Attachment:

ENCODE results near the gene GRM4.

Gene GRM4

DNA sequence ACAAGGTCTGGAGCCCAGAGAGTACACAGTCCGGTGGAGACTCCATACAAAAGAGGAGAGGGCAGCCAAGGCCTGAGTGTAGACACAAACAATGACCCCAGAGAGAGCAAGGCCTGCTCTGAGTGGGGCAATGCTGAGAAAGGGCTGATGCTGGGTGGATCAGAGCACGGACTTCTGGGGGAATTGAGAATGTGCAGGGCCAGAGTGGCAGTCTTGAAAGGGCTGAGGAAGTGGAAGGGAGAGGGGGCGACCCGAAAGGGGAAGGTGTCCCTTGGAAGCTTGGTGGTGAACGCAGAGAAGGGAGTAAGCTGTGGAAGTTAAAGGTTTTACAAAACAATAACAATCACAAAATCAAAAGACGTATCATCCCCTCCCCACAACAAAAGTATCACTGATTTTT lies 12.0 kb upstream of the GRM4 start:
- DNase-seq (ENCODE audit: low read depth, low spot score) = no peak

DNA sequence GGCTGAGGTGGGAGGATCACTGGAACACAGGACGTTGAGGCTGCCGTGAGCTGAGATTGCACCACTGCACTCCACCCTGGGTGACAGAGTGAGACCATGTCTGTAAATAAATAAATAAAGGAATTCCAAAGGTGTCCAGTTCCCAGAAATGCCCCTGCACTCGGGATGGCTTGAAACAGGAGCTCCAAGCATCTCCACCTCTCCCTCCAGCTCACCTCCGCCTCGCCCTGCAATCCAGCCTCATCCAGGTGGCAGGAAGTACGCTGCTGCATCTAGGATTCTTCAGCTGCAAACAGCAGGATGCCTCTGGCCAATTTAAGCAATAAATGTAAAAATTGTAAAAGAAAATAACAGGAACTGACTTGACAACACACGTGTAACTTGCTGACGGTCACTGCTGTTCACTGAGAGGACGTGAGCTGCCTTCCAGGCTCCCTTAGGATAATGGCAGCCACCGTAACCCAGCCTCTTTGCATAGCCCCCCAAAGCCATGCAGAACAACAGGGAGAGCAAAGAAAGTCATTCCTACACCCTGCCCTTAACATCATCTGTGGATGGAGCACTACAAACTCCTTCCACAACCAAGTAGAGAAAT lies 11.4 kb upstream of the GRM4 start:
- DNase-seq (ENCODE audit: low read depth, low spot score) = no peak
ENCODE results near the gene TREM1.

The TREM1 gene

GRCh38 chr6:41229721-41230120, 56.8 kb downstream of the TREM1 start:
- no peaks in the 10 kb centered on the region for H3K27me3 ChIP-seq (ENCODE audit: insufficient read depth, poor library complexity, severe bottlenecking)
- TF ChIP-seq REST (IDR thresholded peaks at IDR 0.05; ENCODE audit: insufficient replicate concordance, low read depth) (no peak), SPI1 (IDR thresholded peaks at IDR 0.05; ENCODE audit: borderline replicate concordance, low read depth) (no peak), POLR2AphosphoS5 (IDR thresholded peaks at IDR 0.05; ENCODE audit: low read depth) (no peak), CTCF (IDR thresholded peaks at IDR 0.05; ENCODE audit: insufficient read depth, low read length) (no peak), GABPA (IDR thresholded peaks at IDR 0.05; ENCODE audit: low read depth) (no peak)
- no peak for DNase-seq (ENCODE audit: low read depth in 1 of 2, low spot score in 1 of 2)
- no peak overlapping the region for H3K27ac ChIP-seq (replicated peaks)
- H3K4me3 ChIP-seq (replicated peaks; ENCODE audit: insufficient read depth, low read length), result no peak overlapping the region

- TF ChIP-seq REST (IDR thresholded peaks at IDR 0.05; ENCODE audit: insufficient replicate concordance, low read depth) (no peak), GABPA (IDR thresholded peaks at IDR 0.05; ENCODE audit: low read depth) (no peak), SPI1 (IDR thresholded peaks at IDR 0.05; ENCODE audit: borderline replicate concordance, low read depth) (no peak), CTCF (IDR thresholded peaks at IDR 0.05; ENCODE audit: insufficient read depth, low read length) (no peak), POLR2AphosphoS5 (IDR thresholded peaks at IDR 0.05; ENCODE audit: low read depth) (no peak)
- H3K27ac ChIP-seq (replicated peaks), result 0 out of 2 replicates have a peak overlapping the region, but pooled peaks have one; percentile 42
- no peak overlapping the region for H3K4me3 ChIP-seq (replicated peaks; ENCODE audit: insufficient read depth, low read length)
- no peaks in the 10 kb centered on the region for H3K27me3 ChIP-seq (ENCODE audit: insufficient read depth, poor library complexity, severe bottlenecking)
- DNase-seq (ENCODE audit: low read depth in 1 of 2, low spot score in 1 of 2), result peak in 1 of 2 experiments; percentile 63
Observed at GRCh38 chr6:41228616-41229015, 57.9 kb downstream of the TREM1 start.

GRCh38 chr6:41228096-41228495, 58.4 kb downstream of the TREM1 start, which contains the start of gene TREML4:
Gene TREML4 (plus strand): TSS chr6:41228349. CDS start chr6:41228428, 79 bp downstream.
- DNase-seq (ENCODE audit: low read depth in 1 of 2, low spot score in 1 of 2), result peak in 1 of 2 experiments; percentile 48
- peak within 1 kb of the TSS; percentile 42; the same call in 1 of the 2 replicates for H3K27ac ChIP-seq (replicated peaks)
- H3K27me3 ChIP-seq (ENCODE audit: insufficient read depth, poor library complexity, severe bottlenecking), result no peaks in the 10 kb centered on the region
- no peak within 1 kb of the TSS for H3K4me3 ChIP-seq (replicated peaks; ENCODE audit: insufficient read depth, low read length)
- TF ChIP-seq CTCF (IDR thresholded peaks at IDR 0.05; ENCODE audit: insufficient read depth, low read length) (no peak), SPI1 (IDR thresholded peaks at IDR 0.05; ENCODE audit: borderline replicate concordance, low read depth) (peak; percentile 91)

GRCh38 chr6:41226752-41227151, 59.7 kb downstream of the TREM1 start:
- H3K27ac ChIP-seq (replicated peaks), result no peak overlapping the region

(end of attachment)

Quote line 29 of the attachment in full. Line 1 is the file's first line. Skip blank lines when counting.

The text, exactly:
- H3K27ac ChIP-seq (replicated peaks), result no peak overlapping the region